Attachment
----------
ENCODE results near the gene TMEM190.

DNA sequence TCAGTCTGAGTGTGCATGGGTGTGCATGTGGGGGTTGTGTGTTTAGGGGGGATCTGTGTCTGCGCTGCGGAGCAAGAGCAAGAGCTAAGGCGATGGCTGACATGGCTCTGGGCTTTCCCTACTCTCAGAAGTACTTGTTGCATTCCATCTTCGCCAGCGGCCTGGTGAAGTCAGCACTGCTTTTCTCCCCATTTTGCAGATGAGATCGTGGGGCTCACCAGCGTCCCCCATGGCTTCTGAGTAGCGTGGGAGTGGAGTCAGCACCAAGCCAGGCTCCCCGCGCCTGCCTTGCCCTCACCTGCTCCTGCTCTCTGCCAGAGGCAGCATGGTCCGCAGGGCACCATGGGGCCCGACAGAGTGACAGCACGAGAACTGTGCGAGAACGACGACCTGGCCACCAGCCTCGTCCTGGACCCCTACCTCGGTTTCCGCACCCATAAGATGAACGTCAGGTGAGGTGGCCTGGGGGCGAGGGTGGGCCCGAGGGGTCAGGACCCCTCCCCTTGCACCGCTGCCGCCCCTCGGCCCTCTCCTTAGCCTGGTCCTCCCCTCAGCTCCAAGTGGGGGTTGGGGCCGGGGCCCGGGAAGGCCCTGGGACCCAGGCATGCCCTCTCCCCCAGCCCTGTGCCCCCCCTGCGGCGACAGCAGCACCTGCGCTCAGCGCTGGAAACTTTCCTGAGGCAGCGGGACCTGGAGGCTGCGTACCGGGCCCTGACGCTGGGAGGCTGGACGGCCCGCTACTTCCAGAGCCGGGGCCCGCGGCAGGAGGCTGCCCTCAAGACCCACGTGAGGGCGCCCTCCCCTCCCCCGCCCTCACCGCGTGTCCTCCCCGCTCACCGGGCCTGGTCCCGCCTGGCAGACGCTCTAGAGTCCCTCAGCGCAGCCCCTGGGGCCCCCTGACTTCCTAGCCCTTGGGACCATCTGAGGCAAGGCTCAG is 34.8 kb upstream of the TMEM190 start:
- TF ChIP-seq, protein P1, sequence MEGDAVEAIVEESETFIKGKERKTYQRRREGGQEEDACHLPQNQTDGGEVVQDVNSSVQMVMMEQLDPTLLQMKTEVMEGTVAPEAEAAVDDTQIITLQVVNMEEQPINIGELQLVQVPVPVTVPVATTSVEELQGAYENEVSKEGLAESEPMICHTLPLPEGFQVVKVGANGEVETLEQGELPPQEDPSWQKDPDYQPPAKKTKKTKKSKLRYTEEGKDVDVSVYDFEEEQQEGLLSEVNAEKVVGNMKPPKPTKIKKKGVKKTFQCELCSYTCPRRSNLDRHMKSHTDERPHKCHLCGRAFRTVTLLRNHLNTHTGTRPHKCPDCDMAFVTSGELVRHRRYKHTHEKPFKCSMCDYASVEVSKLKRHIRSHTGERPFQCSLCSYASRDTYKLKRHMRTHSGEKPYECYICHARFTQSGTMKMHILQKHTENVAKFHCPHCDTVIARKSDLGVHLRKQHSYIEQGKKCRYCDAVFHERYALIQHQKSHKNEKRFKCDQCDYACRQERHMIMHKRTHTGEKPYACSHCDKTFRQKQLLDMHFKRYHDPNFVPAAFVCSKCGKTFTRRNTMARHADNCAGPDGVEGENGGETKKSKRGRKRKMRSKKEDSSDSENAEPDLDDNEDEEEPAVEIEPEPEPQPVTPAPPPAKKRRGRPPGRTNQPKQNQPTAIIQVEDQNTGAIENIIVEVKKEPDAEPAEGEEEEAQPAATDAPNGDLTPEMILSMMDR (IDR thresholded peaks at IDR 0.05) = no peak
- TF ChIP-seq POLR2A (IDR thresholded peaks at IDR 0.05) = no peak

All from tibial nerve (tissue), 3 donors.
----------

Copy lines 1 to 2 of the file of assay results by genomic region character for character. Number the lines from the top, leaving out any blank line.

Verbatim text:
ENCODE results near the gene TMEM190.

DNA sequence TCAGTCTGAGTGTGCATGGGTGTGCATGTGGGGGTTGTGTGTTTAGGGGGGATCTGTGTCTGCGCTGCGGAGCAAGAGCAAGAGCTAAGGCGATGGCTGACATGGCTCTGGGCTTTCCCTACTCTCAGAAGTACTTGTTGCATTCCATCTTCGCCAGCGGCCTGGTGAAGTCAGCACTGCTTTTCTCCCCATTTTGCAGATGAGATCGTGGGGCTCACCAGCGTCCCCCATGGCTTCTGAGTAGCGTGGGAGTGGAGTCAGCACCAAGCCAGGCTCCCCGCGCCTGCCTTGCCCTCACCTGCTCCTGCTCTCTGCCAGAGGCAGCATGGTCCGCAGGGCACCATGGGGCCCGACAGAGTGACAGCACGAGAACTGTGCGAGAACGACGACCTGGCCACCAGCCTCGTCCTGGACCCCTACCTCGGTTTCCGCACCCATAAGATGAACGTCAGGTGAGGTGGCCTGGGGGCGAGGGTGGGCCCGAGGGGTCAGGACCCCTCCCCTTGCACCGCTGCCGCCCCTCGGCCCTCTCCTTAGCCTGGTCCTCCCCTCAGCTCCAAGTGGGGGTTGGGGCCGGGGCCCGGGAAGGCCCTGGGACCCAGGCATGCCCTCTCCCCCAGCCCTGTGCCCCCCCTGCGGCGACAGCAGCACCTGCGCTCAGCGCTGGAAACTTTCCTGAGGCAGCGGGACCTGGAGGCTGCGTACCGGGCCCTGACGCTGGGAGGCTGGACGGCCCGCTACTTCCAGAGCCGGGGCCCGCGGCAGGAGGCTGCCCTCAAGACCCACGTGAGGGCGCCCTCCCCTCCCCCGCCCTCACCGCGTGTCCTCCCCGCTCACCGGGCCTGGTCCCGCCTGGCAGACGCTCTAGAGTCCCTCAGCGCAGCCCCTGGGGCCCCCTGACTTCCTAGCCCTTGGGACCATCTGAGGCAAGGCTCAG is 34.8 kb upstream of the TMEM190 start: